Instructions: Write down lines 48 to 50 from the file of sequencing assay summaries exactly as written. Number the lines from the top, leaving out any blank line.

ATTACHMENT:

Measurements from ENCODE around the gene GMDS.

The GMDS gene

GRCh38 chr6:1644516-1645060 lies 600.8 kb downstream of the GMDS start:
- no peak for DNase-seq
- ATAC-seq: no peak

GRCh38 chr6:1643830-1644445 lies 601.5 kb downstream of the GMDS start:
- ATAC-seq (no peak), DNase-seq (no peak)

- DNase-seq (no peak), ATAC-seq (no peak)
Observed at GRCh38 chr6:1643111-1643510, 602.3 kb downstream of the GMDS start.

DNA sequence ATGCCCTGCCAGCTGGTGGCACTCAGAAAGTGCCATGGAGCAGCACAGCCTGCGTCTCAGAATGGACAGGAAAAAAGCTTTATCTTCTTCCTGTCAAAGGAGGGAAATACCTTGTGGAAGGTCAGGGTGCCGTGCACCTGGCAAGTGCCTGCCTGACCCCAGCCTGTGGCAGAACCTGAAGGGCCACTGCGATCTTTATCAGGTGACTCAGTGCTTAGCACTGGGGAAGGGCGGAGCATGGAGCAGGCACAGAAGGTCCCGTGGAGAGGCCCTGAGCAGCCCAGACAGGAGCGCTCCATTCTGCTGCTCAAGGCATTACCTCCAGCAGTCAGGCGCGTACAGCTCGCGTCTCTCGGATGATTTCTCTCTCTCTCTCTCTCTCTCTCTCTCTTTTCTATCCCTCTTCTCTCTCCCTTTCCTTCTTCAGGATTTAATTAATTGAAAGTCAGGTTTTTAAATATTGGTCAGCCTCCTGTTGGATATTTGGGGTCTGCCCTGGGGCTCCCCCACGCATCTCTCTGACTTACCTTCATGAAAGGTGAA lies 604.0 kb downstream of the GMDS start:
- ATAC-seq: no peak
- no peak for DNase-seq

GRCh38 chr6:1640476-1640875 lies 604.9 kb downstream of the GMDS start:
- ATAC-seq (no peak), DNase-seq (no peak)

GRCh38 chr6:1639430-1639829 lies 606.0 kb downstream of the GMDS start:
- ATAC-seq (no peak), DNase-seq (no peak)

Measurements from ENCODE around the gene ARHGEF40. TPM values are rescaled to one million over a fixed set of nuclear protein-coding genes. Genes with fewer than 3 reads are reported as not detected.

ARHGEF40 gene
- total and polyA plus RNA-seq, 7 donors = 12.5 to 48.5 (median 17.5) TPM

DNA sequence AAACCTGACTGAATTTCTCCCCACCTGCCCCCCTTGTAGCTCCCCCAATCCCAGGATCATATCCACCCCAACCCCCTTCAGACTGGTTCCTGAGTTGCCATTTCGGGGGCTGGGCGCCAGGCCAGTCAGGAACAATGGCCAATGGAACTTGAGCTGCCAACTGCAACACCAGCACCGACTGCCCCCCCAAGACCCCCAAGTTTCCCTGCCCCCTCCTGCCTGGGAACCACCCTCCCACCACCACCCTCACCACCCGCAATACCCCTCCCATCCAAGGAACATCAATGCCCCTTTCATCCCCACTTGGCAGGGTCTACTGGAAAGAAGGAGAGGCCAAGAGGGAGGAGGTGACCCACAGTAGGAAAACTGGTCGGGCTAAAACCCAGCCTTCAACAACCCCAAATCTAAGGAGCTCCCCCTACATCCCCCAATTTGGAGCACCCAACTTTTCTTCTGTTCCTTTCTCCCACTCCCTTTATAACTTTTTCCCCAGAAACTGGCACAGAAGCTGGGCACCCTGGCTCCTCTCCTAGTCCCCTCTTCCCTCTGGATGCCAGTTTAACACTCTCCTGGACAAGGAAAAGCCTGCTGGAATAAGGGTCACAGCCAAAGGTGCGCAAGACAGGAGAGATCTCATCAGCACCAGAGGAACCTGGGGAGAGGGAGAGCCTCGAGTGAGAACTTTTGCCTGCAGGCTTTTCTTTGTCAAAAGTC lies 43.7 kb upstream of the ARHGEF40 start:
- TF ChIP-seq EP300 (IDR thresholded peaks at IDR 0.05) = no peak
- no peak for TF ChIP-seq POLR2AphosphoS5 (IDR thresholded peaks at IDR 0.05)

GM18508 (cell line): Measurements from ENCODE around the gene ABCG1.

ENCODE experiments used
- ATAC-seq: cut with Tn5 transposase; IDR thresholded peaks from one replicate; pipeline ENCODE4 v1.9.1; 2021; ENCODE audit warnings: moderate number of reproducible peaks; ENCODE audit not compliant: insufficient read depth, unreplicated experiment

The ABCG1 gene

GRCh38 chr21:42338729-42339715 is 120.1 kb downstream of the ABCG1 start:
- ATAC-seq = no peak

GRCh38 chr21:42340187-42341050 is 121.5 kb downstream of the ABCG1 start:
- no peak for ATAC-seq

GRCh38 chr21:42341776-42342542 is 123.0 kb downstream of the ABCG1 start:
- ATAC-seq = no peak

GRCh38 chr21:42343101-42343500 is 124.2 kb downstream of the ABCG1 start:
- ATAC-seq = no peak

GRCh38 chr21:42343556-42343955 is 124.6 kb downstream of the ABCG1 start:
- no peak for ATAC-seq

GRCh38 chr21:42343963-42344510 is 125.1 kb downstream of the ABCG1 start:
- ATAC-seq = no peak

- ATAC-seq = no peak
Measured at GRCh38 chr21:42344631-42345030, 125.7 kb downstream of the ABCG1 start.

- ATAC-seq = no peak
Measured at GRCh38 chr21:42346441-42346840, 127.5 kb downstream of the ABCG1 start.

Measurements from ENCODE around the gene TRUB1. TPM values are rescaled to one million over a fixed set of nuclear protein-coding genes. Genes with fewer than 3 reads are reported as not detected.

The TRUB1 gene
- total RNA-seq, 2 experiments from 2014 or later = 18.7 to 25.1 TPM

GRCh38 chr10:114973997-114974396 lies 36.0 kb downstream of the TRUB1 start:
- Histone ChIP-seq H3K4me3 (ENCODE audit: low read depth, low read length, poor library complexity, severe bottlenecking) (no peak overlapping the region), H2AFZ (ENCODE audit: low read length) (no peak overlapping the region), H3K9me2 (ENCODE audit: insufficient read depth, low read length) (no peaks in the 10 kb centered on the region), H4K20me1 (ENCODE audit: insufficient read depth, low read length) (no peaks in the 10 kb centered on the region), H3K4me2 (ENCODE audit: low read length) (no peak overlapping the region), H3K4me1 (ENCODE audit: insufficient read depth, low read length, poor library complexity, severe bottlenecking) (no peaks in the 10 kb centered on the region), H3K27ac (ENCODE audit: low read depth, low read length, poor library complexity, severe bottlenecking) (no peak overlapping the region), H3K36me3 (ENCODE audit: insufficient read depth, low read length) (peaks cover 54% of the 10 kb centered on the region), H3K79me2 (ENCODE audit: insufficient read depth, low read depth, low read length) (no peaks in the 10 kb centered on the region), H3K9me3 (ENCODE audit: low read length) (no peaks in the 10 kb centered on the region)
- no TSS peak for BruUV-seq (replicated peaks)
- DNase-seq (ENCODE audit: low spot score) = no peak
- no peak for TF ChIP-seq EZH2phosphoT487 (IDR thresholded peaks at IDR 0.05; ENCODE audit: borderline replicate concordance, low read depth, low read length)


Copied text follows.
- no TSS peak for BruUV-seq (replicated peaks)
- DNase-seq (ENCODE audit: low spot score) = no peak
- no peak for TF ChIP-seq EZH2phosphoT487 (IDR thresholded peaks at IDR 0.05; ENCODE audit: borderline replicate concordance, low read depth, low read length)